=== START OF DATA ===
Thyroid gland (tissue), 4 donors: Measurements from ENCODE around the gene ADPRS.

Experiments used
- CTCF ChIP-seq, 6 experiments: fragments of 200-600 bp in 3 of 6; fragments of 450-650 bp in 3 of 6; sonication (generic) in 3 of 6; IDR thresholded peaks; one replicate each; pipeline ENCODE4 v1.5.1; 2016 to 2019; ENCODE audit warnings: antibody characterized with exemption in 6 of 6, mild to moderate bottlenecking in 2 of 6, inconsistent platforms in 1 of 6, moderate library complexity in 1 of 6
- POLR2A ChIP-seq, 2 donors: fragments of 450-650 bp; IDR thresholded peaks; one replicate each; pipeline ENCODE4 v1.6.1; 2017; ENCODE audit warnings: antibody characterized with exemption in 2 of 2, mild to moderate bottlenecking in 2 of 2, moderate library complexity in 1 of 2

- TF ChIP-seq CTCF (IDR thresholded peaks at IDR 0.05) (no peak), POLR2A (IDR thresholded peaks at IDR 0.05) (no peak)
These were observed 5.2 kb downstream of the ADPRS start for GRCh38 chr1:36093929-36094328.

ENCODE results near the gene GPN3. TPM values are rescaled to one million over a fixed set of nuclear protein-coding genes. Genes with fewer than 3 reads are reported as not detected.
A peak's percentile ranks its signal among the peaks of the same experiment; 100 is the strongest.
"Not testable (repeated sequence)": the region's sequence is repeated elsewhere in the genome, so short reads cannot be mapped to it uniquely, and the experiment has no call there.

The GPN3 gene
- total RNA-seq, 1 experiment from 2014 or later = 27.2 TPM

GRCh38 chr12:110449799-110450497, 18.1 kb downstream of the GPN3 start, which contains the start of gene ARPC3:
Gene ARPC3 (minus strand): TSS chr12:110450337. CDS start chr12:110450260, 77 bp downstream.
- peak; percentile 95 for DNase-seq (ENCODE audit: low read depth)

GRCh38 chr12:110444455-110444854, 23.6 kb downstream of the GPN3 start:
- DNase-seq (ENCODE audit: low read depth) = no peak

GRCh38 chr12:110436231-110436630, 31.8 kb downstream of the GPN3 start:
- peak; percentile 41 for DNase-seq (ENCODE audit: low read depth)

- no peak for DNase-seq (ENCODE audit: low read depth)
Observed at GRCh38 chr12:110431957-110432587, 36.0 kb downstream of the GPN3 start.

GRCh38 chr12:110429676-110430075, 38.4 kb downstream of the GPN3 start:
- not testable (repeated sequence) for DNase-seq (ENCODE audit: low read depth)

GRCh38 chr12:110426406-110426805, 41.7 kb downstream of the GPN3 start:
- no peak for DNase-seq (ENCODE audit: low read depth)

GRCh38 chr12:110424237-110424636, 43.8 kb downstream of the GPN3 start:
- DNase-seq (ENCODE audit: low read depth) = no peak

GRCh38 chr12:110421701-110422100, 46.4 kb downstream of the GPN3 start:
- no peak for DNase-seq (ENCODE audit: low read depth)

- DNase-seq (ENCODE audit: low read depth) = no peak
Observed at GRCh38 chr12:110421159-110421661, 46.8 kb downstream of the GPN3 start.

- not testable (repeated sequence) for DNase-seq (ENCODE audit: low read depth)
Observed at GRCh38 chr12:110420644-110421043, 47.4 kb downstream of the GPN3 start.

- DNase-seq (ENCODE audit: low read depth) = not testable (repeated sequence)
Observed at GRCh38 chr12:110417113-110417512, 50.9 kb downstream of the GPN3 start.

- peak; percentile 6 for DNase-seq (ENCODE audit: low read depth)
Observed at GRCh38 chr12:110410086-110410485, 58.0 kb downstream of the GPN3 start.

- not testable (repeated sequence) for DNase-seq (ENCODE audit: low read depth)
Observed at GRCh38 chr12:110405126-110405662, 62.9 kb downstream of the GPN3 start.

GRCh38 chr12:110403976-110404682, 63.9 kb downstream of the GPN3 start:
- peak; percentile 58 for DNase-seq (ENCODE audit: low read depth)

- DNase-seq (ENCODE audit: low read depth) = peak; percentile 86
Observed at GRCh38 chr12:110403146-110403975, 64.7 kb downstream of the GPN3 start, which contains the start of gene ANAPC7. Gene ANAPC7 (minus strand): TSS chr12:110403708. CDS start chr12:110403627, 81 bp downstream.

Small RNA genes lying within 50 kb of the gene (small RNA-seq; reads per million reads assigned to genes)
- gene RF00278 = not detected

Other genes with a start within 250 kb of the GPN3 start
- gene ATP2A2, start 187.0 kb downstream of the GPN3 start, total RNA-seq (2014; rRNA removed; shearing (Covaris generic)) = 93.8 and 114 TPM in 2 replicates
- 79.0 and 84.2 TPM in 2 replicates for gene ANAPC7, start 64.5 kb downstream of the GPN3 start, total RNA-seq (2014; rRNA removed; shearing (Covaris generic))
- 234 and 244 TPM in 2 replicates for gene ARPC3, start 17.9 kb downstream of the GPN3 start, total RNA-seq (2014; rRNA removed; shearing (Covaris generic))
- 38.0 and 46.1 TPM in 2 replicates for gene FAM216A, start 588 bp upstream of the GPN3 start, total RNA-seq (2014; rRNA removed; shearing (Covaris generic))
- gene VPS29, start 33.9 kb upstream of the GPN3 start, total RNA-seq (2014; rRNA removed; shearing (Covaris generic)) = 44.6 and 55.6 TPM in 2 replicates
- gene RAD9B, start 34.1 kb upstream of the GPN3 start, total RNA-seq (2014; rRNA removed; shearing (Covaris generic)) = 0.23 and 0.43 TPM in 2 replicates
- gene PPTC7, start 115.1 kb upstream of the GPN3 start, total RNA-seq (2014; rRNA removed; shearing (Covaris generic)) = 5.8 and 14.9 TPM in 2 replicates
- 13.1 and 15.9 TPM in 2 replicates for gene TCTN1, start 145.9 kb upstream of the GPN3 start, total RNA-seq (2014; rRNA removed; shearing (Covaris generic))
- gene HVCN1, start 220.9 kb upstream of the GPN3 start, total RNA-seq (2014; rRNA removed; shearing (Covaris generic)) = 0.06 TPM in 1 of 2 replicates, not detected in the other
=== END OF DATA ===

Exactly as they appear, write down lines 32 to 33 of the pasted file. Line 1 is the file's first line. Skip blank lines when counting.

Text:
Observed at GRCh38 chr12:110420644-110421043, 47.4 kb downstream of the GPN3 start.

- DNase-seq (ENCODE audit: low read depth) = not testable (repeated sequence)